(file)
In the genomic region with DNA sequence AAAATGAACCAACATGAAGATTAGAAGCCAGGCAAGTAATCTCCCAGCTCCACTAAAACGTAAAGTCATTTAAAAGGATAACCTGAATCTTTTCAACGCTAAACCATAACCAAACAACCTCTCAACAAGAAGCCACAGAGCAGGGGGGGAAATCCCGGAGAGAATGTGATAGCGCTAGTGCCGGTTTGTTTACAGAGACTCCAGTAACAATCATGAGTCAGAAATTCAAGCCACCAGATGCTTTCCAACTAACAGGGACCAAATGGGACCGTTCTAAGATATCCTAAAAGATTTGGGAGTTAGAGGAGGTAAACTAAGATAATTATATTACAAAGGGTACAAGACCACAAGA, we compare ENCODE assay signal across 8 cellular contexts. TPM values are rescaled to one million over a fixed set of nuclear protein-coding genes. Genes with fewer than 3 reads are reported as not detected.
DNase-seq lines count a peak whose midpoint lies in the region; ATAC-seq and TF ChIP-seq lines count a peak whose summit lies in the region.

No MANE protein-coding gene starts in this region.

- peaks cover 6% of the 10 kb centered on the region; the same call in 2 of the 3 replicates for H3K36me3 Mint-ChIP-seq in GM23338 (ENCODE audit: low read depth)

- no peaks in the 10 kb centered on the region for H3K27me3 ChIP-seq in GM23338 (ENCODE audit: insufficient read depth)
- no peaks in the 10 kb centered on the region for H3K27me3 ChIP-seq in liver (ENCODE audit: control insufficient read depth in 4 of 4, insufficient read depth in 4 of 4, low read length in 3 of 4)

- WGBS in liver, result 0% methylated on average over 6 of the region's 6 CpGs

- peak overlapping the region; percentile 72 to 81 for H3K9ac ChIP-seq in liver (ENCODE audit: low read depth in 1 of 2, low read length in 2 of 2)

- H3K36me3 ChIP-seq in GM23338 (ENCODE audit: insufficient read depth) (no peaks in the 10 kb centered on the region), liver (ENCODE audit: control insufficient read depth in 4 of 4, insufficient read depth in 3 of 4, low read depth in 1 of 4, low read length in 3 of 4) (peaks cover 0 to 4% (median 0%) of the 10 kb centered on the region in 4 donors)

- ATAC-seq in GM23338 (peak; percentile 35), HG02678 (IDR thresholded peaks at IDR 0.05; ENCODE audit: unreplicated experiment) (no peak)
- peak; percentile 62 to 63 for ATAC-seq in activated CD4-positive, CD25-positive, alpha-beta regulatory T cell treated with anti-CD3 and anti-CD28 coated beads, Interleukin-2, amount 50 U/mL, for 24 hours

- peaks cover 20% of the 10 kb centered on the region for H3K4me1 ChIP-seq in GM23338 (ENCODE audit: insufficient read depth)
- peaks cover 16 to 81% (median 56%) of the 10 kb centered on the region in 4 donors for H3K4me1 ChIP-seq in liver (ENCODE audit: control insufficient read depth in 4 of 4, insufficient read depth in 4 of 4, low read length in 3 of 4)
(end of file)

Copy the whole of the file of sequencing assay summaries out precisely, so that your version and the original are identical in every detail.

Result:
In the genomic region with DNA sequence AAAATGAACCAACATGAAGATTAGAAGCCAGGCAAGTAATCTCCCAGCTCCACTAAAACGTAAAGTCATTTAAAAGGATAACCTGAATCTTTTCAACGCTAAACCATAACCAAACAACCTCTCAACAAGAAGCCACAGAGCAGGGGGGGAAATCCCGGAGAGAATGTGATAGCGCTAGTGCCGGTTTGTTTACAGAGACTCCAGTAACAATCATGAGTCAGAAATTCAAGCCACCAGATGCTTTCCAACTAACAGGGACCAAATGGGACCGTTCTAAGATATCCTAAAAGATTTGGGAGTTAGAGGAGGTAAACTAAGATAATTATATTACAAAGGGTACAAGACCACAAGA, we compare ENCODE assay signal across 8 cellular contexts. TPM values are rescaled to one million over a fixed set of nuclear protein-coding genes. Genes with fewer than 3 reads are reported as not detected.
DNase-seq lines count a peak whose midpoint lies in the region; ATAC-seq and TF ChIP-seq lines count a peak whose summit lies in the region.

No MANE protein-coding gene starts in this region.

- peaks cover 6% of the 10 kb centered on the region; the same call in 2 of the 3 replicates for H3K36me3 Mint-ChIP-seq in GM23338 (ENCODE audit: low read depth)

- no peaks in the 10 kb centered on the region for H3K27me3 ChIP-seq in GM23338 (ENCODE audit: insufficient read depth)
- no peaks in the 10 kb centered on the region for H3K27me3 ChIP-seq in liver (ENCODE audit: control insufficient read depth in 4 of 4, insufficient read depth in 4 of 4, low read length in 3 of 4)

- WGBS in liver, result 0% methylated on average over 6 of the region's 6 CpGs

- peak overlapping the region; percentile 72 to 81 for H3K9ac ChIP-seq in liver (ENCODE audit: low read depth in 1 of 2, low read length in 2 of 2)

- H3K36me3 ChIP-seq in GM23338 (ENCODE audit: insufficient read depth) (no peaks in the 10 kb centered on the region), liver (ENCODE audit: control insufficient read depth in 4 of 4, insufficient read depth in 3 of 4, low read depth in 1 of 4, low read length in 3 of 4) (peaks cover 0 to 4% (median 0%) of the 10 kb centered on the region in 4 donors)

- ATAC-seq in GM23338 (peak; percentile 35), HG02678 (IDR thresholded peaks at IDR 0.05; ENCODE audit: unreplicated experiment) (no peak)
- peak; percentile 62 to 63 for ATAC-seq in activated CD4-positive, CD25-positive, alpha-beta regulatory T cell treated with anti-CD3 and anti-CD28 coated beads, Interleukin-2, amount 50 U/mL, for 24 hours

- peaks cover 20% of the 10 kb centered on the region for H3K4me1 ChIP-seq in GM23338 (ENCODE audit: insufficient read depth)
- peaks cover 16 to 81% (median 56%) of the 10 kb centered on the region in 4 donors for H3K4me1 ChIP-seq in liver (ENCODE audit: control insufficient read depth in 4 of 4, insufficient read depth in 4 of 4, low read length in 3 of 4)